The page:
RALEIGH — At least one judge considering the latest certificate-of-need case at the N.C. Court of Appeals sees a key problem with the state’s CON law.
“I think part of the challenge we have is that even the fundamentals of the certificate-of-need regime are somewhat counterintuitive,” said Judge Richard Dietz, one of three judges hearing oral arguments Tuesday. The case is called Wake Radiology Diagnostic Imaging v. N.C. Dept. of Health and Human Services.
“If you were explaining to someone — we’re going to limit competition in order to reduce prices, they would say, ‘What? You just said that backward,’” Dietz added.
“I understand it’s much more complicated when it comes to health care pricing, and there are reasons why we have this complicated system,” he said. “But particularly like this, when it’s counterintuitive, it seems dangerous for us to try to imagine legislative intent.”
“The best thing we can do is just look in the statute and say, ‘What do the words in the statute say?’”
Carolina Journal reported in July that Dietz is a potential candidate for N.C. Supreme Court in 2022.
Dietz shared his thoughts about the CON law while questioning Frank Kirschbaum, the lawyer representing plaintiff Wake Radiology in the case.
Kirschbaum’s client wants the court to reverse a 2019 state government agency decision. That decision allowed a competing health care provider, the Bone and Joint Surgery Clinic, to expand its use of a magnetic resonance imaging scanner first purchased in 2018 to replace a broken MRI machine.
The new scanner had greater technical capabilities than the broken equipment, which had a CON for a limited demonstration project. Wake Radiology lost an earlier court battle when it tried to block Bone and Joint from purchasing the higher-grade MRI machine in connection with that demonstration project.
Now Wake Radiology argues that an agency decision favoring Bone and Joint the following year violated state CON law. The state agreed in 2019 to allow Bone and Joint to expand use of its 2018 scanner.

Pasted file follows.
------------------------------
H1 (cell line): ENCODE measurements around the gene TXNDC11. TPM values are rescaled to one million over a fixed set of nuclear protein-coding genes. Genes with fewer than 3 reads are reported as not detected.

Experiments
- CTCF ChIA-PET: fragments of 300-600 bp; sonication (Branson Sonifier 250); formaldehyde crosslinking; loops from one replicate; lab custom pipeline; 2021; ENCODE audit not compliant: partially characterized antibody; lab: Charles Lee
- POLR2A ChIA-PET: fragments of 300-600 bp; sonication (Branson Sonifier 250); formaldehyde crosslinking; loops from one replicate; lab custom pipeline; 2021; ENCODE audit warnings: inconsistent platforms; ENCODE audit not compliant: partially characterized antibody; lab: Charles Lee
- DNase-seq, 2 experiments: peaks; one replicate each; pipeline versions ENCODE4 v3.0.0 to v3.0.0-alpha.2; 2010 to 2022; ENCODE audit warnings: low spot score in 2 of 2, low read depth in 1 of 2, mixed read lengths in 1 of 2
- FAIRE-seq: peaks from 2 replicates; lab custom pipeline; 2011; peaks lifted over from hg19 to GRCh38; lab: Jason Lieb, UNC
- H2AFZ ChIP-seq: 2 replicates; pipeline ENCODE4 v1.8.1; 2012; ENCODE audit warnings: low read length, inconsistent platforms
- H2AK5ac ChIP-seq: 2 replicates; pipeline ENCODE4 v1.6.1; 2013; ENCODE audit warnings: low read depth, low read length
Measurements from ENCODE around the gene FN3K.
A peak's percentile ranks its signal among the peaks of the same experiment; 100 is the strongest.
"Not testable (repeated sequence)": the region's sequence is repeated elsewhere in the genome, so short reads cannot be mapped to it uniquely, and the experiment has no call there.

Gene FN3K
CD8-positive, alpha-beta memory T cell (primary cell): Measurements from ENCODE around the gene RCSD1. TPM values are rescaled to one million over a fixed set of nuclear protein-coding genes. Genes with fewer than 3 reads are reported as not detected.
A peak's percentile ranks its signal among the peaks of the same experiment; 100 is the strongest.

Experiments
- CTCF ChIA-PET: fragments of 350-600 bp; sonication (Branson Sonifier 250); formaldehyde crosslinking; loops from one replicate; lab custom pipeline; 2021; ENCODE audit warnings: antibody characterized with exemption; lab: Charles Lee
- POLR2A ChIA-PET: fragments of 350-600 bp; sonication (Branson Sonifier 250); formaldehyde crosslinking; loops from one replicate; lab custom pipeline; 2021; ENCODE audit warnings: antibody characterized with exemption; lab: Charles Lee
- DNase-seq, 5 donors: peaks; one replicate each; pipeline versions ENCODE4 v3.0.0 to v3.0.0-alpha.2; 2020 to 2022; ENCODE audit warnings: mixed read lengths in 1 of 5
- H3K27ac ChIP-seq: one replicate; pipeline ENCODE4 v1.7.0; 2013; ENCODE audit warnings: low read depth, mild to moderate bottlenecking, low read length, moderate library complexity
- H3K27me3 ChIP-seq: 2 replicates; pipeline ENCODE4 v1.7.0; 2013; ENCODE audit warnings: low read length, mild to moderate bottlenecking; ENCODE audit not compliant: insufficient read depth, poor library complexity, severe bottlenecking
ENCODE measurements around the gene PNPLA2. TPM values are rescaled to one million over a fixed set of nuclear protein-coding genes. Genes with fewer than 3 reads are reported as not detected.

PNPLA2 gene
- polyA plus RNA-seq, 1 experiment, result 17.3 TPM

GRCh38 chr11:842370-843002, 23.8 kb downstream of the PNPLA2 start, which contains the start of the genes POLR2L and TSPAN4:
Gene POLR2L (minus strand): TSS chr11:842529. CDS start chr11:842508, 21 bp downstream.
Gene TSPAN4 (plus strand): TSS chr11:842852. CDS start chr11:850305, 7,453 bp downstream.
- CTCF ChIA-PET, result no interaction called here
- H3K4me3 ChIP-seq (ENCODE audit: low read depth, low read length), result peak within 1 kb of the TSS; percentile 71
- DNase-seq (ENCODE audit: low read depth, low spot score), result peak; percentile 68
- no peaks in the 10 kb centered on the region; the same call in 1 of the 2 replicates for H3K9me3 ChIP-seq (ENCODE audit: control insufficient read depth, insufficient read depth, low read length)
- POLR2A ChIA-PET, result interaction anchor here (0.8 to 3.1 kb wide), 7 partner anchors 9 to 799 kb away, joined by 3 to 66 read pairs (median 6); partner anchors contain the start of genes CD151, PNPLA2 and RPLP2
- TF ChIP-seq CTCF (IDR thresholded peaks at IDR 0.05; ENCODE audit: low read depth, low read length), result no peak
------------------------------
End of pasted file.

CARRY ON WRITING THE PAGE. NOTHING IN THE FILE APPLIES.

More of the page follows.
Dietz recognized that the case raised legitimate questions about the CON law. CON typically limits health care providers’ ability to build and expand facilities, add beds, or buy major pieces of medical equipment. Taking any of those actions requires state government’s permission.
“I would describe it, in looking at what happened here, as sort of like a loophole,” Dietz said.
“There’s a loophole in this process that would potentially allow someone to do exactly what happened here: Buy some piece of equipment, or maybe it’s an entire surgical suite that has all kinds of functionality to be used as a replacement for a more limited … machine or surgical equipment in some certificate of need, but say ‘We’re only going to use it for that more limited purpose,’” Dietz added. “Then, come in later and say, under this provision now, as long as it’s within one year of the [demonstration] project ending, ‘We’re going to ask for a change to allow us to use the expanded functionality.’”
It’s not clear what judges should do about the loophole, Dietz said. “How is that a concern of ours if we look at the statute and say this can happen?” he asked. “It’s for the legislature — the folks over on Jones Street — to say, ‘Well, we didn’t want this loophole. Let’s close it.”
Kirschbaum urged Dietz and his colleagues to focus on the legislature’s intent. “If it is viewed as the manufacture of project completion so that you can then change the use of the scanner, then I would say that would be a loophole,” he said. “But this court doesn’t have to allow a loophole. This court can carry out the legislative intent.”
Dietz and colleagues Allegra Collins and Fred Gore will weigh arguments in the case. It’s not clear when they will issue a ruling.
Meanwhile, the General Assembly continues to consider legislation that would scale back or even eliminate North Carolina’s certificate-of-need program. Like Dietz, CON critics have questioned the idea that a law limiting access to health care facilities and equipment can reduce health care costs.